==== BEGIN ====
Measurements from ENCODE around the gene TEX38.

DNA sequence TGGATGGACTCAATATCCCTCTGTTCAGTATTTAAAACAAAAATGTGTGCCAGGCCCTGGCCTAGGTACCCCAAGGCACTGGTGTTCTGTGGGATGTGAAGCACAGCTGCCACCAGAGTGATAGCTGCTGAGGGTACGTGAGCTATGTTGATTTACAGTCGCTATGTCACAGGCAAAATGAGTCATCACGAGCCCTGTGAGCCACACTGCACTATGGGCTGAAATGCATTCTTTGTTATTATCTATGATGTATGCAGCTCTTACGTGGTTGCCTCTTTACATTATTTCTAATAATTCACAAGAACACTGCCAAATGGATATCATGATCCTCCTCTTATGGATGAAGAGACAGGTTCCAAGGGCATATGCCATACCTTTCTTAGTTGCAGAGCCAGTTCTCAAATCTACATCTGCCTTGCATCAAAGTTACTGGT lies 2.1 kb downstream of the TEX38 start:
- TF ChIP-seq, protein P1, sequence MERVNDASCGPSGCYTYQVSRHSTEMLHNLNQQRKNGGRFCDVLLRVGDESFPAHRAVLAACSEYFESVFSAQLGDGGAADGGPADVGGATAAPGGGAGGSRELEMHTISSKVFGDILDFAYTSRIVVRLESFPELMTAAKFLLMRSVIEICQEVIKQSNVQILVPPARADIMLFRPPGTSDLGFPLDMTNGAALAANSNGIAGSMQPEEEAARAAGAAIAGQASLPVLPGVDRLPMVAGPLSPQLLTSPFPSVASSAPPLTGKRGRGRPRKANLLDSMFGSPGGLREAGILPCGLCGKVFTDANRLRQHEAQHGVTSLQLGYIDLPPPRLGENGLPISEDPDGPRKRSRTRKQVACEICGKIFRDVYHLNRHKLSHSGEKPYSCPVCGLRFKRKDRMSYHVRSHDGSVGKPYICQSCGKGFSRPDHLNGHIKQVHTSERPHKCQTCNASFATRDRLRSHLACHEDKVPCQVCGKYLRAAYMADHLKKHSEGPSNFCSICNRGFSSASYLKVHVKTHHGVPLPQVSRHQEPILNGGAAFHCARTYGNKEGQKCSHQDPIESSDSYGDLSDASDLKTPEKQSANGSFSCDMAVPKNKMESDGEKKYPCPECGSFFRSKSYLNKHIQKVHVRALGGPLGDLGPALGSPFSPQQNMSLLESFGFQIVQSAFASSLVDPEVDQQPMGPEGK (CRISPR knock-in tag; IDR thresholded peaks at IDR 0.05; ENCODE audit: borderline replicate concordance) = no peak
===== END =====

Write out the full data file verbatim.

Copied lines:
Measurements from ENCODE around the gene TEX38.

DNA sequence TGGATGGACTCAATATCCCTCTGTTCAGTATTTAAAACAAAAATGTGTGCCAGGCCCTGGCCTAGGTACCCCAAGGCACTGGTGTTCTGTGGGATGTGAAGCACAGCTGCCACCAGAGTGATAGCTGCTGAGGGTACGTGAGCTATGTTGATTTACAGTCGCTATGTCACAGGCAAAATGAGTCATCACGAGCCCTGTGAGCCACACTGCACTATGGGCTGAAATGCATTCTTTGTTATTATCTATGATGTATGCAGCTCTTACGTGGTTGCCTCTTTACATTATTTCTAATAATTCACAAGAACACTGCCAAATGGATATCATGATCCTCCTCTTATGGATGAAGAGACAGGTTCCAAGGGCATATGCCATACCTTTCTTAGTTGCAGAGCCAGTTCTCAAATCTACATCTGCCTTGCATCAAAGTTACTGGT lies 2.1 kb downstream of the TEX38 start:
- TF ChIP-seq, protein P1, sequence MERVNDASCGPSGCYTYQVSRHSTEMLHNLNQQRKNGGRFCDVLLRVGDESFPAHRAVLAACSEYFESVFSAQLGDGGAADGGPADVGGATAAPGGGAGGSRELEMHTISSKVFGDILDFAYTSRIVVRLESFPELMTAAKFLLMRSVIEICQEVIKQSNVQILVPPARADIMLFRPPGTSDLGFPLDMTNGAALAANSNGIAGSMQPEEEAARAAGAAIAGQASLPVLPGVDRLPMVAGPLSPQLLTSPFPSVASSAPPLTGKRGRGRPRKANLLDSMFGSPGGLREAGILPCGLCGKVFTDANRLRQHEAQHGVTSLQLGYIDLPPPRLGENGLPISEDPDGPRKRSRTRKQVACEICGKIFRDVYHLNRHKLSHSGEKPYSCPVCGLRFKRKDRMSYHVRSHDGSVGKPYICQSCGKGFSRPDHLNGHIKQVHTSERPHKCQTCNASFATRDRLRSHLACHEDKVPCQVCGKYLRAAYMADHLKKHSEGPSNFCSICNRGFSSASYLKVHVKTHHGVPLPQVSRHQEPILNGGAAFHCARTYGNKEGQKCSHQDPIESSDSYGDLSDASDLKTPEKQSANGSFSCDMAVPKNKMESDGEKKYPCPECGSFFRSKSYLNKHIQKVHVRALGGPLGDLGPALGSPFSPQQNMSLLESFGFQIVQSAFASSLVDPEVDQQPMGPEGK (CRISPR knock-in tag; IDR thresholded peaks at IDR 0.05; ENCODE audit: borderline replicate concordance) = no peak